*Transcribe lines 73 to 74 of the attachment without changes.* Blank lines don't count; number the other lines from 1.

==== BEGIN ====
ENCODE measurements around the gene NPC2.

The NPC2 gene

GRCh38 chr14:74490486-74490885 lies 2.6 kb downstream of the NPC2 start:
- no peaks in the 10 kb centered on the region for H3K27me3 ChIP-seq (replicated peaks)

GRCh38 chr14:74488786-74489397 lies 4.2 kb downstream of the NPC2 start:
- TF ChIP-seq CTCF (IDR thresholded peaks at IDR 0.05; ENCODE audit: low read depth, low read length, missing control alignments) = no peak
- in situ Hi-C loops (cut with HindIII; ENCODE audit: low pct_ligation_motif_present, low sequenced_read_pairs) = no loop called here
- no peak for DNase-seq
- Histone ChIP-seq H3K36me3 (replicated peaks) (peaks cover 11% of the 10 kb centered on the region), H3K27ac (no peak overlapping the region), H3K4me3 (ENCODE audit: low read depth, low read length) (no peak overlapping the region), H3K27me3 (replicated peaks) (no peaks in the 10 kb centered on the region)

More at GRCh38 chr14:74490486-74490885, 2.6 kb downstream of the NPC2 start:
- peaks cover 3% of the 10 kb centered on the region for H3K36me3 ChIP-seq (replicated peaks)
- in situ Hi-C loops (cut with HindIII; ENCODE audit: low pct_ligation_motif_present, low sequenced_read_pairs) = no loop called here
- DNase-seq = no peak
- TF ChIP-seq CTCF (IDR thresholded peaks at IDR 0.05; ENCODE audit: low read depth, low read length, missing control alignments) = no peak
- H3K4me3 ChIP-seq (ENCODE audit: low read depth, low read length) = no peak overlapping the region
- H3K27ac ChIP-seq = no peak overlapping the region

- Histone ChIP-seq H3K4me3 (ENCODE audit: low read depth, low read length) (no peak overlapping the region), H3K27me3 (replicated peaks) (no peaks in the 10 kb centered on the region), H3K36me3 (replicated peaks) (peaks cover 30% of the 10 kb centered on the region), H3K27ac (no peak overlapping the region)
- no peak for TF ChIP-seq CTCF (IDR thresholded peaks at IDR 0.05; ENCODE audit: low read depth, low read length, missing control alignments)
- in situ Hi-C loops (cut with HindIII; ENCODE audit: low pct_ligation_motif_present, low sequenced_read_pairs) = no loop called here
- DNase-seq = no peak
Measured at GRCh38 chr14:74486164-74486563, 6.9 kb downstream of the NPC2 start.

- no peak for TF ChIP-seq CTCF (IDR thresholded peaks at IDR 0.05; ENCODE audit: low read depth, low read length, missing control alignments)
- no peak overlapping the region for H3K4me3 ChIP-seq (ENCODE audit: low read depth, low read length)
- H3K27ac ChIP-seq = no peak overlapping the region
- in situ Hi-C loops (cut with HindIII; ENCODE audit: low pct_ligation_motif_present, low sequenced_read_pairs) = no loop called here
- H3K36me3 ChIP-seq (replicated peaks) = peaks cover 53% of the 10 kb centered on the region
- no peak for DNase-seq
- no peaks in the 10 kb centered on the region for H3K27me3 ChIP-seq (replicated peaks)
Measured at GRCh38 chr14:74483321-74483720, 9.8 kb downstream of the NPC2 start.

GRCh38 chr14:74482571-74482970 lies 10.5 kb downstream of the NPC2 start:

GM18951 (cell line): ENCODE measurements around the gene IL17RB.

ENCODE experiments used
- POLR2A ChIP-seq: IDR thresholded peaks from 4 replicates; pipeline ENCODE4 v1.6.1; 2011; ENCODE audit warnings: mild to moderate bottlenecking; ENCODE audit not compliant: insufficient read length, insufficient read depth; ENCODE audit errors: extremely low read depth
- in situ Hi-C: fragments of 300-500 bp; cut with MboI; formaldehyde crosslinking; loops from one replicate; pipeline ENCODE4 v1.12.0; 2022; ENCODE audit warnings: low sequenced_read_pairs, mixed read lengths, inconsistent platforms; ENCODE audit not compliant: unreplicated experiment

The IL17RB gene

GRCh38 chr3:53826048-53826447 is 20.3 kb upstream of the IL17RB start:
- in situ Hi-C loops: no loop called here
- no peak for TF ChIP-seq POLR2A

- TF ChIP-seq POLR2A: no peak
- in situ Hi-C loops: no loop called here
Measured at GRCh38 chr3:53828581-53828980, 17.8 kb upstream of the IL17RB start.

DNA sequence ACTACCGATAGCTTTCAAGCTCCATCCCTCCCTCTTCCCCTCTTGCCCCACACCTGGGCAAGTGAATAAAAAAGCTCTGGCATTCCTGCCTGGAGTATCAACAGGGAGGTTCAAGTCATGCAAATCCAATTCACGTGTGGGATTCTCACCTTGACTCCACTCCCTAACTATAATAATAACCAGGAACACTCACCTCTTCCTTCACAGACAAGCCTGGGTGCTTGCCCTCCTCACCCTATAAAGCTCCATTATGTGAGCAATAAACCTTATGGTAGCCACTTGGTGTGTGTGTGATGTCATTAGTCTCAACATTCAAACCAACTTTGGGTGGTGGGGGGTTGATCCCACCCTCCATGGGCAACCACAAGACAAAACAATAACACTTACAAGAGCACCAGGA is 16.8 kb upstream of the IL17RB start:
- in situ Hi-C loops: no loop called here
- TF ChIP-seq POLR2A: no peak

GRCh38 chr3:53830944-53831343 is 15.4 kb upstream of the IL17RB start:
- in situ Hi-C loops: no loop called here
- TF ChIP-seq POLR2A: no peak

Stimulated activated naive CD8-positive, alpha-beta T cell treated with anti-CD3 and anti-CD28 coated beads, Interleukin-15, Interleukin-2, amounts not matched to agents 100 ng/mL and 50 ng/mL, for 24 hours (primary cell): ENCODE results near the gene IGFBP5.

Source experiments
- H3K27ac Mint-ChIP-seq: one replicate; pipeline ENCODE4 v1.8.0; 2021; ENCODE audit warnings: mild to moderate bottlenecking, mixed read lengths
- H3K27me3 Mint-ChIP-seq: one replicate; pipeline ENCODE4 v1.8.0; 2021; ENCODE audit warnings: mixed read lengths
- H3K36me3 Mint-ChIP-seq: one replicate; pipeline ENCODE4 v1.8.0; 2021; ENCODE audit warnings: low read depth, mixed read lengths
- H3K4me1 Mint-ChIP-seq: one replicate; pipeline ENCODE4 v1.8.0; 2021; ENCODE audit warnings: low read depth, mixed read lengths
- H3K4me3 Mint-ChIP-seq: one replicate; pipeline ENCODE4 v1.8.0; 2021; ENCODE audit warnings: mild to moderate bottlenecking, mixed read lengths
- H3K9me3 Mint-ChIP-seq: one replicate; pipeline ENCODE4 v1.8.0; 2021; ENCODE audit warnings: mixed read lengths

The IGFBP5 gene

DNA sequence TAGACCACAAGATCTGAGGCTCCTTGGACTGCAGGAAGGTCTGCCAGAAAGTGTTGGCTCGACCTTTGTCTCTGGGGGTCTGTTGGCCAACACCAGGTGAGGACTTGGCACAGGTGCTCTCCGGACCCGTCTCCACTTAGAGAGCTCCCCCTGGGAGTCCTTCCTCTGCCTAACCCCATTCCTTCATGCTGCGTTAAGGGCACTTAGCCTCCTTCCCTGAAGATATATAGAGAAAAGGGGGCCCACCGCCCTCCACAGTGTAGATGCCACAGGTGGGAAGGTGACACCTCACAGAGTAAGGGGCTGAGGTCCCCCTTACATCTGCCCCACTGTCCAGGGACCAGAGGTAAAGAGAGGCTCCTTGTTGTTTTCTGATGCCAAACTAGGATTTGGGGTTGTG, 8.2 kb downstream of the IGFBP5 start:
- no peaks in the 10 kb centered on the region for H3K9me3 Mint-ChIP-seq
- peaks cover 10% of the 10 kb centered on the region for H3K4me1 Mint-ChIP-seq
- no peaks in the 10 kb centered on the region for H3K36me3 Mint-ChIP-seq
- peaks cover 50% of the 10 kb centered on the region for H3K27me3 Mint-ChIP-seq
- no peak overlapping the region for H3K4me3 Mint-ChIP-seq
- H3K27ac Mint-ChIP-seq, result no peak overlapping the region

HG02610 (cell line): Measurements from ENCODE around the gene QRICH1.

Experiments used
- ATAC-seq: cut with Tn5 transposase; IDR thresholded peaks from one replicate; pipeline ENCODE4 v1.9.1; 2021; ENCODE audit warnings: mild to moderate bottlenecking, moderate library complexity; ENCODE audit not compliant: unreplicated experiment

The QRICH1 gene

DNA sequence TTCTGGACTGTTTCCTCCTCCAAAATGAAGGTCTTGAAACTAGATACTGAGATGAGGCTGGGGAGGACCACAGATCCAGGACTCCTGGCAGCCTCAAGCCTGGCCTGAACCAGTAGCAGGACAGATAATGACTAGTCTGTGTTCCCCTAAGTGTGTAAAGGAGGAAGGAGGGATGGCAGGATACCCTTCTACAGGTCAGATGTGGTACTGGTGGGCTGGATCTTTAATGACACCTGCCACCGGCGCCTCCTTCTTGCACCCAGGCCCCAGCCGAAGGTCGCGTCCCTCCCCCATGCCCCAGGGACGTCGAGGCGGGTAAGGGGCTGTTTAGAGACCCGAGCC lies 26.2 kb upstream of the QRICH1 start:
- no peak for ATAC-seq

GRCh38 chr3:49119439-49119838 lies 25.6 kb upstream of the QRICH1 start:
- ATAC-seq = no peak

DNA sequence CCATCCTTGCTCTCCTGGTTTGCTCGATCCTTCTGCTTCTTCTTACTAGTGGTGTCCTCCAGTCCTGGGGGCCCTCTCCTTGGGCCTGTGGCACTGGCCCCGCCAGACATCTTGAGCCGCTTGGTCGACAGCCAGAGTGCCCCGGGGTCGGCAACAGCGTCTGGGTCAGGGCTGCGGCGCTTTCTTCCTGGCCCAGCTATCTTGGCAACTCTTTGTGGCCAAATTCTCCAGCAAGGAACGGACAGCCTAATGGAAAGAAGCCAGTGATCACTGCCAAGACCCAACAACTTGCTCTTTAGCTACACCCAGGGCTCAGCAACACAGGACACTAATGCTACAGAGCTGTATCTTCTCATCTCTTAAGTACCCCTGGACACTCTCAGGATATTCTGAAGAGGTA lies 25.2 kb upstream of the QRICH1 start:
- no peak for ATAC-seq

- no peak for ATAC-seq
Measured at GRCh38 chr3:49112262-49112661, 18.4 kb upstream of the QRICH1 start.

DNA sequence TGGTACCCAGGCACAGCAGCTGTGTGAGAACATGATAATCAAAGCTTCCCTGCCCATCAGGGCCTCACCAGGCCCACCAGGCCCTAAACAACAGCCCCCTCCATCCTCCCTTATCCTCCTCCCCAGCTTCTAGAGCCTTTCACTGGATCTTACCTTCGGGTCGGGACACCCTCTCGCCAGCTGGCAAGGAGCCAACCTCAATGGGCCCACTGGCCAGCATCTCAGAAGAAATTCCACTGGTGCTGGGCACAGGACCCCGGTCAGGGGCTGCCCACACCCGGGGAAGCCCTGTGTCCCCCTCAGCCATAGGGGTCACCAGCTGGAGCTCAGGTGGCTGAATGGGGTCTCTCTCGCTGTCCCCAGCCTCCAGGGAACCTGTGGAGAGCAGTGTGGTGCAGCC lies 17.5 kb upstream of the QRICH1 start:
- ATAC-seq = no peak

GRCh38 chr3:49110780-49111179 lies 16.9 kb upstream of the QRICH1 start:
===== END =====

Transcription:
- no peak for ATAC-seq

- no peak for ATAC-seq